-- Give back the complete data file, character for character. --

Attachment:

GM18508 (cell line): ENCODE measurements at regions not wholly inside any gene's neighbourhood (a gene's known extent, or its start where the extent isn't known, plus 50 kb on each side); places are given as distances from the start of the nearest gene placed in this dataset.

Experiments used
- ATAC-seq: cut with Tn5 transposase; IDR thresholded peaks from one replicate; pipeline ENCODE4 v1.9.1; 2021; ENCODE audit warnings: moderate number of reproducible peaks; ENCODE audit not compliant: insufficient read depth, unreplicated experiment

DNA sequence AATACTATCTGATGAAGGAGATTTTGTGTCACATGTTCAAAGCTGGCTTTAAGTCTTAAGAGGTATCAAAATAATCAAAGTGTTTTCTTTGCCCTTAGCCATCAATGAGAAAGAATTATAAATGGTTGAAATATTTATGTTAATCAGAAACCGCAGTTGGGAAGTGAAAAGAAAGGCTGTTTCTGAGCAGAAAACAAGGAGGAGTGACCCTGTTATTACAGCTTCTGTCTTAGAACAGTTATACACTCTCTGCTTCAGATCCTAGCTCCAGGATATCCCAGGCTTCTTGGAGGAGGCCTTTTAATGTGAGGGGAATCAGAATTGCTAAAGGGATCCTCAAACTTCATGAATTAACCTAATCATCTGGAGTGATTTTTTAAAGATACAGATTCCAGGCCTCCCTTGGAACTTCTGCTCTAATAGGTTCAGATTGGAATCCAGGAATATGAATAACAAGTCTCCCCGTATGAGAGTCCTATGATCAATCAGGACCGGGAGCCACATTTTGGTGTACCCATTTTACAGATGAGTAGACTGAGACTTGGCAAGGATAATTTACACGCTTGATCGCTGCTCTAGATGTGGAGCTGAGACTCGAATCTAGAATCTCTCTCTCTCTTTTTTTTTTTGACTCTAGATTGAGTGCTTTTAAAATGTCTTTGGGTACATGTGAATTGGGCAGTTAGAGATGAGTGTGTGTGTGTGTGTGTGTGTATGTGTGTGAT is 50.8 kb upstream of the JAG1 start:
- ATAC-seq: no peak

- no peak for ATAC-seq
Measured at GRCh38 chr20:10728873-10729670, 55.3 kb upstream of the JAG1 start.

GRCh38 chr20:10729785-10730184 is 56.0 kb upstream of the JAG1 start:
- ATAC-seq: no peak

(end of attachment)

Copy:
GM18508 (cell line): ENCODE measurements at regions not wholly inside any gene's neighbourhood (a gene's known extent, or its start where the extent isn't known, plus 50 kb on each side); places are given as distances from the start of the nearest gene placed in this dataset.

Experiments used
- ATAC-seq: cut with Tn5 transposase; IDR thresholded peaks from one replicate; pipeline ENCODE4 v1.9.1; 2021; ENCODE audit warnings: moderate number of reproducible peaks; ENCODE audit not compliant: insufficient read depth, unreplicated experiment

DNA sequence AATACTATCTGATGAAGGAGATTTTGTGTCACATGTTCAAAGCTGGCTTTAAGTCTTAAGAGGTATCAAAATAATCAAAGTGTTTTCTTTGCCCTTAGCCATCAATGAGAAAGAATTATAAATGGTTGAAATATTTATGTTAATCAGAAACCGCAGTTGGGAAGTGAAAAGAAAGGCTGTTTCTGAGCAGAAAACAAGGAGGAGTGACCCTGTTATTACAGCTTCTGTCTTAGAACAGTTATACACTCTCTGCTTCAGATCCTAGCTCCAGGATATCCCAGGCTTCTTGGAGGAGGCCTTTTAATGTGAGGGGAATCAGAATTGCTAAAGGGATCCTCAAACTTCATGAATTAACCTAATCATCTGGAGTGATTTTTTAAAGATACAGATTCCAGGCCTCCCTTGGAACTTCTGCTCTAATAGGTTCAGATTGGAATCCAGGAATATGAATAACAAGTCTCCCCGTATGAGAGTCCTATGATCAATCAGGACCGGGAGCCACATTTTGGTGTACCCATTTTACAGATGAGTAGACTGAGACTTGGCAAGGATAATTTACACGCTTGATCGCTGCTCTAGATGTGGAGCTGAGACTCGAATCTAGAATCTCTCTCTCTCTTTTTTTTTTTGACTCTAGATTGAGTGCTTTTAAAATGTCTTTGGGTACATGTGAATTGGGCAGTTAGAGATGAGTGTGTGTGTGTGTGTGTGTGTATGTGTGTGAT is 50.8 kb upstream of the JAG1 start:
- ATAC-seq: no peak

- no peak for ATAC-seq
Measured at GRCh38 chr20:10728873-10729670, 55.3 kb upstream of the JAG1 start.

GRCh38 chr20:10729785-10730184 is 56.0 kb upstream of the JAG1 start:
- ATAC-seq: no peak